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Throwback Thursday featuring Wyatt Townley from issue 291.2

Wyatt Townley discusses her poem "Striptease," first featured in issue 291.2, Spring 2006. It was a finalist for the James Hearst Poetry Prize

gigi rose gray illustration

You never know where a poem is going to lead, down the page or across the country. Since NAR published my poem, “Striptease,” three things have happened: 1) it was included in my next book, The Afterlives of Trees, 2) I became the Poet Laureate of Kansas, and 3) a New York choreographer and a Minnesota dancer, together with a McKnight grant, premiered the resulting dance, “Striptease” in Minneapolis. Here’s a link to the choreographed version by Lane Gifford — who took the poem in directions I hadn’t imagined:

Despite its charged title, “Striptease” explores themes of reduction and release, reflecting the poet’s process. Michelangelo takes away everything that isn’t the sculpture. The poet removes whatever isn’t the poem.

Dance is like that; so is yoga. Physical training is at least as much undoing as doing. As we connect mind and body, we learn to release whatever’s in the way — gritting teeth, locked jaw, crunched spine — whatever’s not essential to the motion at hand. An interior stripping.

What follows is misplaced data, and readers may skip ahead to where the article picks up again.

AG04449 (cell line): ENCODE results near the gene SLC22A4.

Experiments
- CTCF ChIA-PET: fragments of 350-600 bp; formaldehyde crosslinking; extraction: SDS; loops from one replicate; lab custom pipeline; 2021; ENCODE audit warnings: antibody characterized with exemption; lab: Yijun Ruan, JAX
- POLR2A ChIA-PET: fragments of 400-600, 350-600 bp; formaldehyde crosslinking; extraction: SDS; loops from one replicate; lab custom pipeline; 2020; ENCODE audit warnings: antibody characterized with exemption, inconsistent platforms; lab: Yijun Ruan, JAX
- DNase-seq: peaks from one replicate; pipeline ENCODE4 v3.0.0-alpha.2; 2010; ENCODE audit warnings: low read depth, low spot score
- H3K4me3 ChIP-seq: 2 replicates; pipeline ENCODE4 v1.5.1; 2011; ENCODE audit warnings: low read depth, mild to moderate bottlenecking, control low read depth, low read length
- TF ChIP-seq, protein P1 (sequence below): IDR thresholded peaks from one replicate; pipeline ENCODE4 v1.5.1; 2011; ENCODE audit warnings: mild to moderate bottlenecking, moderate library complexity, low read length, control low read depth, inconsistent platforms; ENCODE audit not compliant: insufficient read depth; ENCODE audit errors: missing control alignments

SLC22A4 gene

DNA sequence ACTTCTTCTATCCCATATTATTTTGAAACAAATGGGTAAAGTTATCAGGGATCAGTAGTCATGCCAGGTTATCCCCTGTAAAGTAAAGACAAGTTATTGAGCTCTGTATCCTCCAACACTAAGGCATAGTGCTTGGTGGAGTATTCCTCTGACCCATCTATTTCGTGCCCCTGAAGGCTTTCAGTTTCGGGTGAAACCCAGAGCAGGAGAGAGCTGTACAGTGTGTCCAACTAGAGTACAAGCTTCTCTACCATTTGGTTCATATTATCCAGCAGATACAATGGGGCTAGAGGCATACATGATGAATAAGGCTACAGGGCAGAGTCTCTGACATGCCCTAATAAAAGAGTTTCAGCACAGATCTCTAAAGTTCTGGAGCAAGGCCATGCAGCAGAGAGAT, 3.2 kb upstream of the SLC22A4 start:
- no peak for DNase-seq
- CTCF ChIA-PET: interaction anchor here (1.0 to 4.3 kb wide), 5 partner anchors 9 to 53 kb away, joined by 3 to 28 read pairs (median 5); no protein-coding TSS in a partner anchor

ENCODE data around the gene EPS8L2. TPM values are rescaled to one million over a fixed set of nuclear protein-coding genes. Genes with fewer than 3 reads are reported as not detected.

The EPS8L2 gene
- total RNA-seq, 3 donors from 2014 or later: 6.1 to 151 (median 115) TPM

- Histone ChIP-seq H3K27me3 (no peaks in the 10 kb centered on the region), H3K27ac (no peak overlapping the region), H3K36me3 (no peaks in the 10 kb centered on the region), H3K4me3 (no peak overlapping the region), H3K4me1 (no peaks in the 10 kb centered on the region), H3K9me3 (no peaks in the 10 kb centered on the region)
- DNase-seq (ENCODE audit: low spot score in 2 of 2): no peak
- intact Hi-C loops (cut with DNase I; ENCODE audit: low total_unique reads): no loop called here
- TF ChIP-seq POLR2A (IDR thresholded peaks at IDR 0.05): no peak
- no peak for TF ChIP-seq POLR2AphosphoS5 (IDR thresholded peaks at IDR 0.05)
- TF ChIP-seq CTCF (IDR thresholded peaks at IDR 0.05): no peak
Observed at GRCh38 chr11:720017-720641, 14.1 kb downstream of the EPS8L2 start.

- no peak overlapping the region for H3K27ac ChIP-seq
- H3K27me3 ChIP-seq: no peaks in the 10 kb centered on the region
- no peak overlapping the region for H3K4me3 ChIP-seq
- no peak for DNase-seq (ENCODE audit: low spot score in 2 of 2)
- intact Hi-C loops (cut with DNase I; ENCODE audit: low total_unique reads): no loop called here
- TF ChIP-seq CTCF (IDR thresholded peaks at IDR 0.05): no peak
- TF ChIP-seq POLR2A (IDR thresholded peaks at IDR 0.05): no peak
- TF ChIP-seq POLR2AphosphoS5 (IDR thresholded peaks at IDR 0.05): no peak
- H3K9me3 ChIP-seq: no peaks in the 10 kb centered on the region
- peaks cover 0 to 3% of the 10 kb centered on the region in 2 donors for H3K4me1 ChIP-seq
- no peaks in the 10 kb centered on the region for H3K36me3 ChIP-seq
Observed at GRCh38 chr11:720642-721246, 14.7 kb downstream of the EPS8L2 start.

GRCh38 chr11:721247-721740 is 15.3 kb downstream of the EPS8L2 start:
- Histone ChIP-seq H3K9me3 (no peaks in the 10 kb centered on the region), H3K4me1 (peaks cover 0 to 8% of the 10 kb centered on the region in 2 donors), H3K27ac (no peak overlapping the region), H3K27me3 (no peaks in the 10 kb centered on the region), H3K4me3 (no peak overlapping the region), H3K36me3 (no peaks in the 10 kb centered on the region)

Life is like that. Over a lifetime, we gradually let go of the unnecessary, what doesn’t work or may be working against us, all the while losing our hair and ultimately shedding our skin. Like the cicada, maybe it’s only after we abandon the shell that we can be heard.


It takes a lifetime
to shed our skin.
Take a lesson:

The snake slides out
the maple shakes off its propellers
and hair by hair we follow

like Hansel and Gretel
dropping what we can.
The cicada sings

only after leaving
its shell on the tree
just as the poem

unwinds down the page
losing its earrings,
its shoes on the stairs.

Wyatt Townley

Wyatt Townley is the Poet Laureate of Kansas (2013-2015). Her work has been read by Garrison Keillor on NPR, featured in Ted Kooser’s “American Life in Poetry,” and published in journals including the North American Review, the Paris Review, and The Yale Review. Her books include three collections of poetry: The Breathing Field, Perfectly Normal, and The Afterlives of Trees, a Kansas Notable Book and winner of the Nelson Award.

The confluence of poetry and poetry-in-motion has shaped Wyatt’s life. Formerly a dancer, she has taught yoga for over 30 years and is the founder of Yoganetics®, a therapeutic system practiced in ten countries.  Her book on the method, Yoganetics (HarperCollins), was designated an Editor’s Choice by Yoga Journal.  Wyatt is married to poet and children’s author Roderick Townley.

Illustration by: Gigi Rose Gray is an illustrator born and raised in New York City where she received her BFA in illustration from Parsons New School for Design. She now resides in sunny Los Angeles. Her works are inspired by the grace and elegance of women, mid-century design, french renaissance interiors, the colors olive green and mustard yellow, dreams, cypress trees, Greco-Roman art, and nostalgia.